WASHINGTON (March 5, 2014) — The Obama administration's $4.9 trillion budget proposal for Fiscal Year 2015 includes a slight boost in funding for the National Highway Traffic Safety Administration (NHTSA), a cut for the Environmental Protection Agency (EPA), and some new taxes and tax loophole closures unlikely to find favor in Congress.
"The president's budget will show in real terms the choices we can make to expand economic opportunity and strengthen the middle class, like closing tax loopholes so we can invest in the things we need to help the middle class," the White House said in a statement March 4.
The budget plan also calls for further investments in infrastructure, job training and preschool, and expands the Earned Income Tax Credit, the White House said.
Meanwhile, the new taxes and closed tax loopholes in the proposed budget would add up to more than $1 trillion, most of that amount falling on large businesses and the wealthy.
NHTSA would get $851 million in the new budget, including $577 million for highway traffic safety grants and $274 million for operations and research, according to the budget outline released by NHTSA's parent agency, the Department of Transportation (DOT).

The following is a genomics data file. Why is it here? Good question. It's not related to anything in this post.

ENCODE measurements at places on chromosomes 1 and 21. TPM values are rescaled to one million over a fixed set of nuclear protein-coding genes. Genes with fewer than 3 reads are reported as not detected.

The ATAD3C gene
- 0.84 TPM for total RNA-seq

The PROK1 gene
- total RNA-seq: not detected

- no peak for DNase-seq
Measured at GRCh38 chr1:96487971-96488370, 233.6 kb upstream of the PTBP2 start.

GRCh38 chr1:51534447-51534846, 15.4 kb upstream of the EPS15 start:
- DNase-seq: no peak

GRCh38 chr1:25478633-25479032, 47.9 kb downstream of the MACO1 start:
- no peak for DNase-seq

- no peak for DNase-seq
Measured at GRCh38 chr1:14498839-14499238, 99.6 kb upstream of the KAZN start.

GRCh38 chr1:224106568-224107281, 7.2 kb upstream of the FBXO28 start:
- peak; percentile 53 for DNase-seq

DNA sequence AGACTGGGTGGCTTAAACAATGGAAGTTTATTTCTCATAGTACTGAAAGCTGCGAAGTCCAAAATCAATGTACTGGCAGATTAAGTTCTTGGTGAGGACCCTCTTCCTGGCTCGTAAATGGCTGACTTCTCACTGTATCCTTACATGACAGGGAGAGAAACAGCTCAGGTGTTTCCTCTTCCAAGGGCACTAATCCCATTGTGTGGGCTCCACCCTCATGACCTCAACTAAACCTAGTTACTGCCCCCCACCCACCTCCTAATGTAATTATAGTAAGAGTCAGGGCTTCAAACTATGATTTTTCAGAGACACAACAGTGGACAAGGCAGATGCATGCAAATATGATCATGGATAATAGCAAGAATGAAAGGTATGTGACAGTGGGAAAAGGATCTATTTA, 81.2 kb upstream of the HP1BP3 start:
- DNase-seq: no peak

This compares with the $819 million NHTSA received in FY 2013, the DOT said.
The EPA's projected budget for FY 2015 is $7.89 billion, down $309.9 million from the amount the agency received in FY 2014, the EPA said in a press release.
Despite the administration's promise to expand funding of transportation infrastructure, the American Trucking Associations (ATA) criticized the proposed budget for promoting railroads over trucking.
"Today's proposed budget misses the mark when it comes to the transportation needs of the U.S. economy," said ATA President Bill Graves. "It provides no real funding solutions for the long-term health of our infrastructure and proposes massive new subsidies for a mode that moves a small proportion of America's freight and passengers."
Railroads carry 14.7 percent of the nation's freight annually, compared with 68.5 percent for trucks, Mr. Graves said.
Do you give any credence to news reports trying to link cancer in youth soccer players to crumb rubber used in artificial turf?
|Yes. Where there’s smoke there’s fire.||
|No. There’s no proof to make the claim.||
|I’m undecided and think there needs to be an independent study.||
|Total votes: 136|